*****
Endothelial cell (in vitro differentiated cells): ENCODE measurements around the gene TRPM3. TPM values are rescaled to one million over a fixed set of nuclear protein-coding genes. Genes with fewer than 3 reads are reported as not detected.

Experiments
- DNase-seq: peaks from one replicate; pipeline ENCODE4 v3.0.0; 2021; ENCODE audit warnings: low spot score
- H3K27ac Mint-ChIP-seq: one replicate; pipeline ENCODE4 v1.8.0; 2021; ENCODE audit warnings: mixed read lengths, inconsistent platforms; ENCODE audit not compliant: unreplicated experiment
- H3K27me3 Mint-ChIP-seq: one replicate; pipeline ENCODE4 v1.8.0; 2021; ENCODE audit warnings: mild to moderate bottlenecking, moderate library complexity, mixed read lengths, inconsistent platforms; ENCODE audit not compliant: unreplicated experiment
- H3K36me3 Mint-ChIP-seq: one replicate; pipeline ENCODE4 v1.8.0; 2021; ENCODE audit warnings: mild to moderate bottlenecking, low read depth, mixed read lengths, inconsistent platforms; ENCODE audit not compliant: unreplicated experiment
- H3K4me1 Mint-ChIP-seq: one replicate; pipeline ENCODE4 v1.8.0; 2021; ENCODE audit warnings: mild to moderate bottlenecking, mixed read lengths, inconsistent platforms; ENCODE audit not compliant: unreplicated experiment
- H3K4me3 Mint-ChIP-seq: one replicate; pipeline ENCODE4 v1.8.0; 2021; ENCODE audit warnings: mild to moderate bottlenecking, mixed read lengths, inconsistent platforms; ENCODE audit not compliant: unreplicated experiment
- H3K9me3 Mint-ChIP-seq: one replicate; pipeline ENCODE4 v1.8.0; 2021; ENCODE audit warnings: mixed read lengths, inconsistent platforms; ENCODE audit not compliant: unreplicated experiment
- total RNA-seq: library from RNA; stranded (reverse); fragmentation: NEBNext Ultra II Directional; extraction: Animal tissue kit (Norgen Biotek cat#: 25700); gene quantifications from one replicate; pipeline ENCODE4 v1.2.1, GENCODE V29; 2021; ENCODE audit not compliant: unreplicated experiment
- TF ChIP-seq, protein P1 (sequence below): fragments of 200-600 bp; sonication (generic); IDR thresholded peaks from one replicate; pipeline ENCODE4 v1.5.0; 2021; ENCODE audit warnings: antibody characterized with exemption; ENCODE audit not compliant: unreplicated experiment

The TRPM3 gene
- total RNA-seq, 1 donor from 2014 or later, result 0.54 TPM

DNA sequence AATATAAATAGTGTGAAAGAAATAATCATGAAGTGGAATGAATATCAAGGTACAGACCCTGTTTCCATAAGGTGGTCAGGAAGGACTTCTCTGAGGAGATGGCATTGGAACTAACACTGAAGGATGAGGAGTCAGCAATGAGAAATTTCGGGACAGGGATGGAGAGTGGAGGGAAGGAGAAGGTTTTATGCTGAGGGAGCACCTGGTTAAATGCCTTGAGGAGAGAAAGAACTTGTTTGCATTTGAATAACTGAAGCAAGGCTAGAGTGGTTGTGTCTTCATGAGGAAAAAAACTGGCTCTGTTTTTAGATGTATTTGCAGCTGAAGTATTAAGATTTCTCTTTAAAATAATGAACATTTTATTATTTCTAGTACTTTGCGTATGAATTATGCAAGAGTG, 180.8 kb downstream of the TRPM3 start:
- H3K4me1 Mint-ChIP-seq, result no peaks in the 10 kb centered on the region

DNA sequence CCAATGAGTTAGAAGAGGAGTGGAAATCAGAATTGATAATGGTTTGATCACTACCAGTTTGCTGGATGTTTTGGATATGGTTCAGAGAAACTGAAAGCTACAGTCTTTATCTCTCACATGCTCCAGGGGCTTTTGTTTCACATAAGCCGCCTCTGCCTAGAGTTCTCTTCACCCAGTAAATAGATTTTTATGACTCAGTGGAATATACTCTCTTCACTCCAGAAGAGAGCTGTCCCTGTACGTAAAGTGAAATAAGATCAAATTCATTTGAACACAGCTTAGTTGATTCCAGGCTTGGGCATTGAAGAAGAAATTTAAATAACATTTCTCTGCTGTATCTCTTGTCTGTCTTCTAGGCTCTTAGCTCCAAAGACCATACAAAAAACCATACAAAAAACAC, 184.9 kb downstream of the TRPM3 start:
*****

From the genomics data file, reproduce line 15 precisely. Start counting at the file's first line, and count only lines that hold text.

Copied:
- H3K4me1 Mint-ChIP-seq, result no peaks in the 10 kb centered on the region